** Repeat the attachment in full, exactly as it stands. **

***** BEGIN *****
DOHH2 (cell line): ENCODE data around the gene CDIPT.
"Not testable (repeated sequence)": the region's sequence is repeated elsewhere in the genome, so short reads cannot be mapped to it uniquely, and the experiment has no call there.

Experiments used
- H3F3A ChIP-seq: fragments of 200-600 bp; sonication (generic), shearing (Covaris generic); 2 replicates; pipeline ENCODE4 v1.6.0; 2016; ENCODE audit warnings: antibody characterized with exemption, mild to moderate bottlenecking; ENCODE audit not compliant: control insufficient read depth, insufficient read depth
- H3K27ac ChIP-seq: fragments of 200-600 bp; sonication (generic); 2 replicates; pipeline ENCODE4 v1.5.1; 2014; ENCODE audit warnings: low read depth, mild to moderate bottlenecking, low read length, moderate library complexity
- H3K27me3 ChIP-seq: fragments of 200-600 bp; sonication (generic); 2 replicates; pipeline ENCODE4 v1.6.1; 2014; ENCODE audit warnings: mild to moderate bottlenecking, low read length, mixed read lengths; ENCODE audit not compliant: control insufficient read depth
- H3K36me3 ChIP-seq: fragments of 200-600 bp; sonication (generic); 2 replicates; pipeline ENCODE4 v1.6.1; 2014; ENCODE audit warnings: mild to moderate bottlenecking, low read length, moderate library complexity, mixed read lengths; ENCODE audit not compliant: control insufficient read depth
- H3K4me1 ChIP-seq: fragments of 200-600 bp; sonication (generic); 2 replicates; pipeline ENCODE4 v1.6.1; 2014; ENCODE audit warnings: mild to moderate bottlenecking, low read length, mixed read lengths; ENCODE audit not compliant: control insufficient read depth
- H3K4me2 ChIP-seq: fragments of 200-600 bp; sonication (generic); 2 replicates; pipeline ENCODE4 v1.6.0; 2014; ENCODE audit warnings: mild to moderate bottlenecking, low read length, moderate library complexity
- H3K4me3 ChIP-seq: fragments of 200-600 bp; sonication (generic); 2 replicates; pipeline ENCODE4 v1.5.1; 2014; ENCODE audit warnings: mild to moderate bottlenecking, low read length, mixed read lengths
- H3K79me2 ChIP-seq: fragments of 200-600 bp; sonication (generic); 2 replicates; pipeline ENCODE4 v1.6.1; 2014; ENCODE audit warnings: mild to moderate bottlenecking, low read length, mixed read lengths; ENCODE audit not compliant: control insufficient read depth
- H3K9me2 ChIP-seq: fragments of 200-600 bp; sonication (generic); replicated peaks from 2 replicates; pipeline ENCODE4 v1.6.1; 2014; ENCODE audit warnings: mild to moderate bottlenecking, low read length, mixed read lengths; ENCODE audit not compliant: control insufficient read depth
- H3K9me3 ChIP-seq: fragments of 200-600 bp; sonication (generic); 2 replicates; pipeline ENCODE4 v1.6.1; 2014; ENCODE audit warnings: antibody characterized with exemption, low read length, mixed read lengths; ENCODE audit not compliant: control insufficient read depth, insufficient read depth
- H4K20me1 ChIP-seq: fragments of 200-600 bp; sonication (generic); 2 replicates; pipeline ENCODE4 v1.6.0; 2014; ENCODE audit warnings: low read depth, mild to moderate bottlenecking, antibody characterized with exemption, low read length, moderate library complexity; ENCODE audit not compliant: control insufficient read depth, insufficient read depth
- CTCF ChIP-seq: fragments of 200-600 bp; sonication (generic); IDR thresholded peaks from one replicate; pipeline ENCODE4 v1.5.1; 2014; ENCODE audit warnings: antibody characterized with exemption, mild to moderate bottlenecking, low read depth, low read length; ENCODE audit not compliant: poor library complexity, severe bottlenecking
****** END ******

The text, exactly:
DOHH2 (cell line): ENCODE data around the gene CDIPT.
"Not testable (repeated sequence)": the region's sequence is repeated elsewhere in the genome, so short reads cannot be mapped to it uniquely, and the experiment has no call there.

Experiments used
- H3F3A ChIP-seq: fragments of 200-600 bp; sonication (generic), shearing (Covaris generic); 2 replicates; pipeline ENCODE4 v1.6.0; 2016; ENCODE audit warnings: antibody characterized with exemption, mild to moderate bottlenecking; ENCODE audit not compliant: control insufficient read depth, insufficient read depth
- H3K27ac ChIP-seq: fragments of 200-600 bp; sonication (generic); 2 replicates; pipeline ENCODE4 v1.5.1; 2014; ENCODE audit warnings: low read depth, mild to moderate bottlenecking, low read length, moderate library complexity
- H3K27me3 ChIP-seq: fragments of 200-600 bp; sonication (generic); 2 replicates; pipeline ENCODE4 v1.6.1; 2014; ENCODE audit warnings: mild to moderate bottlenecking, low read length, mixed read lengths; ENCODE audit not compliant: control insufficient read depth
- H3K36me3 ChIP-seq: fragments of 200-600 bp; sonication (generic); 2 replicates; pipeline ENCODE4 v1.6.1; 2014; ENCODE audit warnings: mild to moderate bottlenecking, low read length, moderate library complexity, mixed read lengths; ENCODE audit not compliant: control insufficient read depth
- H3K4me1 ChIP-seq: fragments of 200-600 bp; sonication (generic); 2 replicates; pipeline ENCODE4 v1.6.1; 2014; ENCODE audit warnings: mild to moderate bottlenecking, low read length, mixed read lengths; ENCODE audit not compliant: control insufficient read depth
- H3K4me2 ChIP-seq: fragments of 200-600 bp; sonication (generic); 2 replicates; pipeline ENCODE4 v1.6.0; 2014; ENCODE audit warnings: mild to moderate bottlenecking, low read length, moderate library complexity
- H3K4me3 ChIP-seq: fragments of 200-600 bp; sonication (generic); 2 replicates; pipeline ENCODE4 v1.5.1; 2014; ENCODE audit warnings: mild to moderate bottlenecking, low read length, mixed read lengths
- H3K79me2 ChIP-seq: fragments of 200-600 bp; sonication (generic); 2 replicates; pipeline ENCODE4 v1.6.1; 2014; ENCODE audit warnings: mild to moderate bottlenecking, low read length, mixed read lengths; ENCODE audit not compliant: control insufficient read depth
- H3K9me2 ChIP-seq: fragments of 200-600 bp; sonication (generic); replicated peaks from 2 replicates; pipeline ENCODE4 v1.6.1; 2014; ENCODE audit warnings: mild to moderate bottlenecking, low read length, mixed read lengths; ENCODE audit not compliant: control insufficient read depth
- H3K9me3 ChIP-seq: fragments of 200-600 bp; sonication (generic); 2 replicates; pipeline ENCODE4 v1.6.1; 2014; ENCODE audit warnings: antibody characterized with exemption, low read length, mixed read lengths; ENCODE audit not compliant: control insufficient read depth, insufficient read depth
- H4K20me1 ChIP-seq: fragments of 200-600 bp; sonication (generic); 2 replicates; pipeline ENCODE4 v1.6.0; 2014; ENCODE audit warnings: low read depth, mild to moderate bottlenecking, antibody characterized with exemption, low read length, moderate library complexity; ENCODE audit not compliant: control insufficient read depth, insufficient read depth
- CTCF ChIP-seq: fragments of 200-600 bp; sonication (generic); IDR thresholded peaks from one replicate; pipeline ENCODE4 v1.5.1; 2014; ENCODE audit warnings: antibody characterized with exemption, mild to moderate bottlenecking, low read depth, low read length; ENCODE audit not compliant: poor library complexity, severe bottlenecking